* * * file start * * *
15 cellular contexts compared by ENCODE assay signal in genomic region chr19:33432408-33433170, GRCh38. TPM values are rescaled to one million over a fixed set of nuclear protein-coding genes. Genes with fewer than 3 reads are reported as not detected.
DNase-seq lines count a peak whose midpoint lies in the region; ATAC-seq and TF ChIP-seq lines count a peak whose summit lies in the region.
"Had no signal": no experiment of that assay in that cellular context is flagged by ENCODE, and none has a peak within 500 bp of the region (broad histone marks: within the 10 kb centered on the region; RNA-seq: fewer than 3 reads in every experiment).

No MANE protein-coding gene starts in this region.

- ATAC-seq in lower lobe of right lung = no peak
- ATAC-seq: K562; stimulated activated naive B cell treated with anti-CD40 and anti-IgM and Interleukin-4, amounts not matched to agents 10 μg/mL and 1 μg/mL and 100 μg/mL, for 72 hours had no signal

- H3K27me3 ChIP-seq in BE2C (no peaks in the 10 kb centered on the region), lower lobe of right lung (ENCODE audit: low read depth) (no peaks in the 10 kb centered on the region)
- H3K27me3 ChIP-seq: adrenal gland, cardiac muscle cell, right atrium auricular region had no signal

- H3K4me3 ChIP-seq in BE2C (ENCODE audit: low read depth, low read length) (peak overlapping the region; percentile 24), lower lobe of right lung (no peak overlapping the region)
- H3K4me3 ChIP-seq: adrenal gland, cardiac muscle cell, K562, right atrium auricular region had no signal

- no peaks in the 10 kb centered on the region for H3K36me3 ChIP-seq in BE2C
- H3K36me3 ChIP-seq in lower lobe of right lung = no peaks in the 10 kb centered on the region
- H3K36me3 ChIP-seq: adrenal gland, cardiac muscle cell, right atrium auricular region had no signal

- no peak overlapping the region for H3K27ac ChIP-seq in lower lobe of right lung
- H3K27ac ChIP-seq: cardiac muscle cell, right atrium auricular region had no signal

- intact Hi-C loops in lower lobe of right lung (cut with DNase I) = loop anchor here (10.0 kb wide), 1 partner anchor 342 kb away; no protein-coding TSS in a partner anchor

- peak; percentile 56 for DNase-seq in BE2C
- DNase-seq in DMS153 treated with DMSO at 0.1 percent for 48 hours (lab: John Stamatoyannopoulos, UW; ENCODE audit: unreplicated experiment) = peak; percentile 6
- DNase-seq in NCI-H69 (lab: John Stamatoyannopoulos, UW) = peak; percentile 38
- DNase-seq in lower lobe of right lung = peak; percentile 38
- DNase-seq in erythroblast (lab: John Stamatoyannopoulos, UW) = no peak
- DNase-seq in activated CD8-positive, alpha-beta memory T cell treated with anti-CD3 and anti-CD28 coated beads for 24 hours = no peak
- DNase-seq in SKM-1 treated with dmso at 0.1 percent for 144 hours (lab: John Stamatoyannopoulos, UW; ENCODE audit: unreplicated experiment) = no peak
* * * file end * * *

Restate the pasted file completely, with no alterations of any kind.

15 cellular contexts compared by ENCODE assay signal in genomic region chr19:33432408-33433170, GRCh38. TPM values are rescaled to one million over a fixed set of nuclear protein-coding genes. Genes with fewer than 3 reads are reported as not detected.
DNase-seq lines count a peak whose midpoint lies in the region; ATAC-seq and TF ChIP-seq lines count a peak whose summit lies in the region.
"Had no signal": no experiment of that assay in that cellular context is flagged by ENCODE, and none has a peak within 500 bp of the region (broad histone marks: within the 10 kb centered on the region; RNA-seq: fewer than 3 reads in every experiment).

No MANE protein-coding gene starts in this region.

- ATAC-seq in lower lobe of right lung = no peak
- ATAC-seq: K562; stimulated activated naive B cell treated with anti-CD40 and anti-IgM and Interleukin-4, amounts not matched to agents 10 μg/mL and 1 μg/mL and 100 μg/mL, for 72 hours had no signal

- H3K27me3 ChIP-seq in BE2C (no peaks in the 10 kb centered on the region), lower lobe of right lung (ENCODE audit: low read depth) (no peaks in the 10 kb centered on the region)
- H3K27me3 ChIP-seq: adrenal gland, cardiac muscle cell, right atrium auricular region had no signal

- H3K4me3 ChIP-seq in BE2C (ENCODE audit: low read depth, low read length) (peak overlapping the region; percentile 24), lower lobe of right lung (no peak overlapping the region)
- H3K4me3 ChIP-seq: adrenal gland, cardiac muscle cell, K562, right atrium auricular region had no signal

- no peaks in the 10 kb centered on the region for H3K36me3 ChIP-seq in BE2C
- H3K36me3 ChIP-seq in lower lobe of right lung = no peaks in the 10 kb centered on the region
- H3K36me3 ChIP-seq: adrenal gland, cardiac muscle cell, right atrium auricular region had no signal

- no peak overlapping the region for H3K27ac ChIP-seq in lower lobe of right lung
- H3K27ac ChIP-seq: cardiac muscle cell, right atrium auricular region had no signal

- intact Hi-C loops in lower lobe of right lung (cut with DNase I) = loop anchor here (10.0 kb wide), 1 partner anchor 342 kb away; no protein-coding TSS in a partner anchor

- peak; percentile 56 for DNase-seq in BE2C
- DNase-seq in DMS153 treated with DMSO at 0.1 percent for 48 hours (lab: John Stamatoyannopoulos, UW; ENCODE audit: unreplicated experiment) = peak; percentile 6
- DNase-seq in NCI-H69 (lab: John Stamatoyannopoulos, UW) = peak; percentile 38
- DNase-seq in lower lobe of right lung = peak; percentile 38
- DNase-seq in erythroblast (lab: John Stamatoyannopoulos, UW) = no peak
- DNase-seq in activated CD8-positive, alpha-beta memory T cell treated with anti-CD3 and anti-CD28 coated beads for 24 hours = no peak
- DNase-seq in SKM-1 treated with dmso at 0.1 percent for 144 hours (lab: John Stamatoyannopoulos, UW; ENCODE audit: unreplicated experiment) = no peak